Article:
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Summary

Summary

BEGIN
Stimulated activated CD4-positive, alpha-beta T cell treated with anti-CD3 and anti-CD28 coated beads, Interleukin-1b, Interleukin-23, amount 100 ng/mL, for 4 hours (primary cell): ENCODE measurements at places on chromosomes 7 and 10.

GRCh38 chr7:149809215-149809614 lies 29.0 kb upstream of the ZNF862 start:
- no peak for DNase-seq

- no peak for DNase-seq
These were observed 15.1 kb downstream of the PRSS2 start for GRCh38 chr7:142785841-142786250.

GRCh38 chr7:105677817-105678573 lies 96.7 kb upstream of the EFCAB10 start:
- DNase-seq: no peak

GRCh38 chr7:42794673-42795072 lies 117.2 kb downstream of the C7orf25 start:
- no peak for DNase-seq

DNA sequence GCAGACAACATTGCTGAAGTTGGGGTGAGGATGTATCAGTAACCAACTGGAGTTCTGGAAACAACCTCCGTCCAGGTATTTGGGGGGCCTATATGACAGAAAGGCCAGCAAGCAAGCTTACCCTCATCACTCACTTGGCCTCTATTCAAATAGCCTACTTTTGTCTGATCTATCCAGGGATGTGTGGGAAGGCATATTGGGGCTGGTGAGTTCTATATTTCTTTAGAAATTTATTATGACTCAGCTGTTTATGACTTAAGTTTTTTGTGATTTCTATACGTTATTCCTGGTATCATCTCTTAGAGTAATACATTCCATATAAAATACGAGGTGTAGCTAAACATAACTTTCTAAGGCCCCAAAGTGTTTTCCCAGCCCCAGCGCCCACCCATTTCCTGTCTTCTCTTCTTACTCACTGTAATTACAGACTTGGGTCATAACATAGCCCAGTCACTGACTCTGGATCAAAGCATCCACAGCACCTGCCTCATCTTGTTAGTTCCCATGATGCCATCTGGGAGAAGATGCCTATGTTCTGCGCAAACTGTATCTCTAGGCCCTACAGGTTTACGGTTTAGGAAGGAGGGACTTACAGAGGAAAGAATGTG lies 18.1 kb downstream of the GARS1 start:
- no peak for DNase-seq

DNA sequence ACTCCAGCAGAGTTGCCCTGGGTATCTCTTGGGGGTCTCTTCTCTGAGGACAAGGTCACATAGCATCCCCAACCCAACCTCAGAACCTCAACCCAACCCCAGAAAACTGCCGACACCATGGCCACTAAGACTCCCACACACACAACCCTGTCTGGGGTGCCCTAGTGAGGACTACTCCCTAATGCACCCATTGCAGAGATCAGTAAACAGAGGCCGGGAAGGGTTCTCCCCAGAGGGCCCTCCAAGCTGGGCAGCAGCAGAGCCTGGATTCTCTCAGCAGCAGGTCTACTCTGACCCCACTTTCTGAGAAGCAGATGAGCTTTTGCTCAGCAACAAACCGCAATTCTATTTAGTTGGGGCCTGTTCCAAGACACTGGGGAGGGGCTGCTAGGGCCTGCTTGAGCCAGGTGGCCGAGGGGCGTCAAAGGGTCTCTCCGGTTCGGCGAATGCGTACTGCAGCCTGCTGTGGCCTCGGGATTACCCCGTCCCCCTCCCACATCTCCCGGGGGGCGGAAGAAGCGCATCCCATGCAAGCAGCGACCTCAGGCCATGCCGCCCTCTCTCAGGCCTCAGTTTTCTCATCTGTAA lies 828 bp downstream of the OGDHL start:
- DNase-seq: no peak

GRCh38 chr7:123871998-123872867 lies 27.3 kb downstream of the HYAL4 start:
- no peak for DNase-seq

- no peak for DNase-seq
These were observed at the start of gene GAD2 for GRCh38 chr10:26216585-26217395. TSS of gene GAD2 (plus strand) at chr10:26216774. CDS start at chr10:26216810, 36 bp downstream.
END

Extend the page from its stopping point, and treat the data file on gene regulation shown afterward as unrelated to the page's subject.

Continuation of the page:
Over a period of four days the aircraft operated twenty sectors with a high pitch squeal emanating from the L2 door. The squeal reportedly occurred at the top of climb and during cruise, and stopped when power was reduced and descent commenced. On some sectors the squeal was not reported. On other sectors it was controlled by lowering the cabin differential pressure. At times the squeal was so loud that ear muffs were worn by the cabin crew, and passengers were seated away from the area. The investigation was unable to determine who issued the verbal instruction which resulted in the ear muffs being issued. After many attempts at rectification the aircraft was removed from service and ferried to Melbourne. During the flight a licensed aircraft maintenance engineer was able to remove some trim and closely inspect the door. He found that above certain pressure differentials and airspeeds the lower door seal was able to flutter. The door was examined and found to be rigged to the upper limit allowed by the maintenance manual.The door assembly was rerigged to the lower limit. During a subsequent verification flight, the seal was found to be secure. The adjustment required was small, the door being lowered less than four mm. The investigation disclosed that many factors had inhibited the early detection and rectification of the problem. These included; - an inadequate system of recording cabin defects, - flight crews did not always record that the defect existed, - flight attendants gave incomplete reports to flight crews, - a lack of timely advice to maintenance management, and - the difficulty in visually identifying the seal flutter. The investigation also found there had been inadequate communication links between: - flight attendants and the company's cabin safety management, - the flight attendants union and the company cabin safety management, - cabin safety management and maintenance, and - flying operations, cabin safety management and maintenance. While it is undesirable to have a defect existing for so many sectors, this particular defect was difficult to detect in normal service and was not found until after the door trim was removed and the seal closely inspected in flight. The major safety concern was that on some sectors the cabin crew wore ear muffs which could have prevented them from immediately responding to some other problem, should one have occurred. Safety actions taken. The operator is introducing a system of recording cabin defects that will stand alone from the technical report used by flight crews. This will require appropriate certification to transfer technical items into the maintenance log, and will also enable cabin crews to have access to a running history of cabin reports. The operator has also instituted an enhanced communications structure that will allow pilot reports to be rapidly conveyed to maintenance management, ensuring direct contact between operations, maintenance and cabin safety management. The operator's cabin safety management has advised cabin crews to make immediate telephone contact with them in the event of similar problems occurring.
 
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